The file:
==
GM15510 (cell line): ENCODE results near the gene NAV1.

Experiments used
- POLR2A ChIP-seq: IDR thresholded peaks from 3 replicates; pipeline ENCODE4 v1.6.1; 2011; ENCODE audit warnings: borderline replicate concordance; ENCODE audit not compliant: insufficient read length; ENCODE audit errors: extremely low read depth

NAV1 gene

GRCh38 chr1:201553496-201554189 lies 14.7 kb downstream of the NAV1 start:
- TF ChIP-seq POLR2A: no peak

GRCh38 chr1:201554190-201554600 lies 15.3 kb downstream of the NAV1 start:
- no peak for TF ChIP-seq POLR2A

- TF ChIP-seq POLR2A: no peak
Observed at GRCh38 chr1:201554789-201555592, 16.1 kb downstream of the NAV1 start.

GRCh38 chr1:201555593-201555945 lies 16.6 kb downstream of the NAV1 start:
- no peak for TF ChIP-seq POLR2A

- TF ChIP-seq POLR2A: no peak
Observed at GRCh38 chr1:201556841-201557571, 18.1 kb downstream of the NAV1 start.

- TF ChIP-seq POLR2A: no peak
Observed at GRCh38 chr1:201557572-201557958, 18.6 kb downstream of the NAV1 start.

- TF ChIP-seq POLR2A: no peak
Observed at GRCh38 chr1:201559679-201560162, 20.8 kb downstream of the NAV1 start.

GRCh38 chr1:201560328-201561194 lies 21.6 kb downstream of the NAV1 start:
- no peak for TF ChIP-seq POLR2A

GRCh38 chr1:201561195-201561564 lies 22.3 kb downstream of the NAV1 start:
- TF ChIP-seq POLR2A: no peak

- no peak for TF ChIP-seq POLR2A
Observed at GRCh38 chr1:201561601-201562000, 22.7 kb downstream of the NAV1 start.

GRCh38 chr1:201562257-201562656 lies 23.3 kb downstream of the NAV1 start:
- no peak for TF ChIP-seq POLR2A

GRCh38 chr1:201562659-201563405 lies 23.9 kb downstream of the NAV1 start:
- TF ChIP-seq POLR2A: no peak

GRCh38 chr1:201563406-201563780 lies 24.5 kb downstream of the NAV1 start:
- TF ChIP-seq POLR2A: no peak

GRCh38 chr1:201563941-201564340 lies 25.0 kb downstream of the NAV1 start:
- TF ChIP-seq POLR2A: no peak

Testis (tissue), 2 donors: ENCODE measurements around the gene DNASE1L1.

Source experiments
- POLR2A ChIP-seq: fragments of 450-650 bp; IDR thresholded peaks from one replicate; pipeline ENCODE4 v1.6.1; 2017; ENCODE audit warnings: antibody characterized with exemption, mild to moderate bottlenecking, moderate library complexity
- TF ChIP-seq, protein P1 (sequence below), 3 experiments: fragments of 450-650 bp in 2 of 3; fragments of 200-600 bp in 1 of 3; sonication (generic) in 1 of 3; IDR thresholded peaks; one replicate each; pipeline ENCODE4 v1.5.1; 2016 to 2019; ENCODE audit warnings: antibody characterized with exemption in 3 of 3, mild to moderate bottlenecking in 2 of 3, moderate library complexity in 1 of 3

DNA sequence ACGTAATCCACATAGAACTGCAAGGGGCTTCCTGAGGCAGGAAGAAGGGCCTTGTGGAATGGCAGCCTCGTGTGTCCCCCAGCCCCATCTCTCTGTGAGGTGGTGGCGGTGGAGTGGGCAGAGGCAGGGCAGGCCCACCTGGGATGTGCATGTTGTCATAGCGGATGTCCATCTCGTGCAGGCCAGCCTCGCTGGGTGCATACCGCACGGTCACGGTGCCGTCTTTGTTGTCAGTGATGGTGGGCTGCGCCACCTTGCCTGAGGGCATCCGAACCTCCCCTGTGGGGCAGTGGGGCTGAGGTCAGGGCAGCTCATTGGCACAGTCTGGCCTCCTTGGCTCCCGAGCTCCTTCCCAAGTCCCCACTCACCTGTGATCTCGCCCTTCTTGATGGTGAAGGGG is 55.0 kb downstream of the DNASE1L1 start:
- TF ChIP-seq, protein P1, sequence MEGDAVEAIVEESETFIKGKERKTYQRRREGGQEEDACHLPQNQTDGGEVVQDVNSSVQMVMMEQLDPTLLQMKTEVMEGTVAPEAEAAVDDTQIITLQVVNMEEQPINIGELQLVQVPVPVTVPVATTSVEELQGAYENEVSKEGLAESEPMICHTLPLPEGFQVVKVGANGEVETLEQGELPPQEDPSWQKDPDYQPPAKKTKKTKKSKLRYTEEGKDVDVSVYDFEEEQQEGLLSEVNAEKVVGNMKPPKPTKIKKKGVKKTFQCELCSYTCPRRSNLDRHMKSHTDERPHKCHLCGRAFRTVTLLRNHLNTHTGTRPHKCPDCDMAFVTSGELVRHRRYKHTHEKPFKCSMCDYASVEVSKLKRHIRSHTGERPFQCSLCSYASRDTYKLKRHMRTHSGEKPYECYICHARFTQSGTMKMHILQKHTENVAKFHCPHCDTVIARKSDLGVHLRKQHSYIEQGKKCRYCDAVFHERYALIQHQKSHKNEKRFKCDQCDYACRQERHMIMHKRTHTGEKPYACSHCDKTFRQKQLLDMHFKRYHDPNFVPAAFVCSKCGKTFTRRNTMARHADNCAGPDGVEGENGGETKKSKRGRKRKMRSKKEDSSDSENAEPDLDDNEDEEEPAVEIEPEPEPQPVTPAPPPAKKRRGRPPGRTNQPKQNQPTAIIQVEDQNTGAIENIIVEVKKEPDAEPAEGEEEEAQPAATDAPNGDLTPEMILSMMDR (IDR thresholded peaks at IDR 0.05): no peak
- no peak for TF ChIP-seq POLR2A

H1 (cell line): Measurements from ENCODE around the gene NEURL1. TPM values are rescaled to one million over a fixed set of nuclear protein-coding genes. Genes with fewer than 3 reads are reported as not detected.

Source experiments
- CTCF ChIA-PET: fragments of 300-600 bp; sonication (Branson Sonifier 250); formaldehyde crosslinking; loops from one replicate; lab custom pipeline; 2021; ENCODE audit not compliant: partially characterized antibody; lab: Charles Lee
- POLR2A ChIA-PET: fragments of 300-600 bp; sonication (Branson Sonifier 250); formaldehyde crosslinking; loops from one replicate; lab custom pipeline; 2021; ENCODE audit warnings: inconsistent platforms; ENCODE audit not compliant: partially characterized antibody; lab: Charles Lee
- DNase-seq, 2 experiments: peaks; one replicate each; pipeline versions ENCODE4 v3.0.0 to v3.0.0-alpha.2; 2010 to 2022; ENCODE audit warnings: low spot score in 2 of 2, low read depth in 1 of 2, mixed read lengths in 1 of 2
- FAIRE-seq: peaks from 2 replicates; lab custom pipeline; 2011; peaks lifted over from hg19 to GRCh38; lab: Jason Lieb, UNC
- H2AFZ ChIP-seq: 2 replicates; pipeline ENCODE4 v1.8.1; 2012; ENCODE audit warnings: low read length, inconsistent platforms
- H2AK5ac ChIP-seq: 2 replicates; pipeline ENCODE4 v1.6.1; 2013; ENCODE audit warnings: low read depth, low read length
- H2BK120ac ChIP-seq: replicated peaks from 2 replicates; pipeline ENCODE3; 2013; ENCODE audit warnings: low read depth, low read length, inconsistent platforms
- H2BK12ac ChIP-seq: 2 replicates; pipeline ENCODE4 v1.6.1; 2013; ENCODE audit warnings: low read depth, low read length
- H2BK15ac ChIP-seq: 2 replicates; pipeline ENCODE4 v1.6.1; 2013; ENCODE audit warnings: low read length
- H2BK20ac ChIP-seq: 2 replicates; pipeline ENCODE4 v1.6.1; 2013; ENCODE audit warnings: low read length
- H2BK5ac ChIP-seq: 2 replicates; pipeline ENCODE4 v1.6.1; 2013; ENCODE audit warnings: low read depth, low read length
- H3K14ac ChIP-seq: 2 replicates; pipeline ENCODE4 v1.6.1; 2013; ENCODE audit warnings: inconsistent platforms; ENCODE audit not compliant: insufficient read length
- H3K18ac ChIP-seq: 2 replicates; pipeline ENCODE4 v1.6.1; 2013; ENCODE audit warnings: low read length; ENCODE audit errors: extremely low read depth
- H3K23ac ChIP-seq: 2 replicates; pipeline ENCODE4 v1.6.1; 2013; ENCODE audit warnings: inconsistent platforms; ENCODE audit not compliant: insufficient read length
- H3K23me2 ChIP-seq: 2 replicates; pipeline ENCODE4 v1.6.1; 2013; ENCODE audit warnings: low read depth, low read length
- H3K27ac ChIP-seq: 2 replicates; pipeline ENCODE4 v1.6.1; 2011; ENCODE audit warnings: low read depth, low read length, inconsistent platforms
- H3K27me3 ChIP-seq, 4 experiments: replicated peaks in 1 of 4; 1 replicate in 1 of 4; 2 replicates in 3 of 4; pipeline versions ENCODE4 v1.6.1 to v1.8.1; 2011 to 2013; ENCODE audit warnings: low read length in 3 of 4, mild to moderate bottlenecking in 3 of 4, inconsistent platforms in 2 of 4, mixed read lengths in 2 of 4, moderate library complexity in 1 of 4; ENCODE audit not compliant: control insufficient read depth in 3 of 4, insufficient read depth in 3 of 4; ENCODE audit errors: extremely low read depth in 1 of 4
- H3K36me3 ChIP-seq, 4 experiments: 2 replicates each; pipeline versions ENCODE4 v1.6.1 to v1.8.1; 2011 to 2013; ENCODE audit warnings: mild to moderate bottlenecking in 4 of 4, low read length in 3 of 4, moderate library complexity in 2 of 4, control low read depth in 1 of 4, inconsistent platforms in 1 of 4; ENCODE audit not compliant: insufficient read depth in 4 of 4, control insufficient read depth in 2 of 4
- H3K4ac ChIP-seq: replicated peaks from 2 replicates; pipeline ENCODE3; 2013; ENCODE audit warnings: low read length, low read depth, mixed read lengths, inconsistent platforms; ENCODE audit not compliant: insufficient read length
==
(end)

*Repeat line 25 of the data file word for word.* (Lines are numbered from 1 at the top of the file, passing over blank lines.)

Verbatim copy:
GRCh38 chr1:201562257-201562656 lies 23.3 kb downstream of the NAV1 start: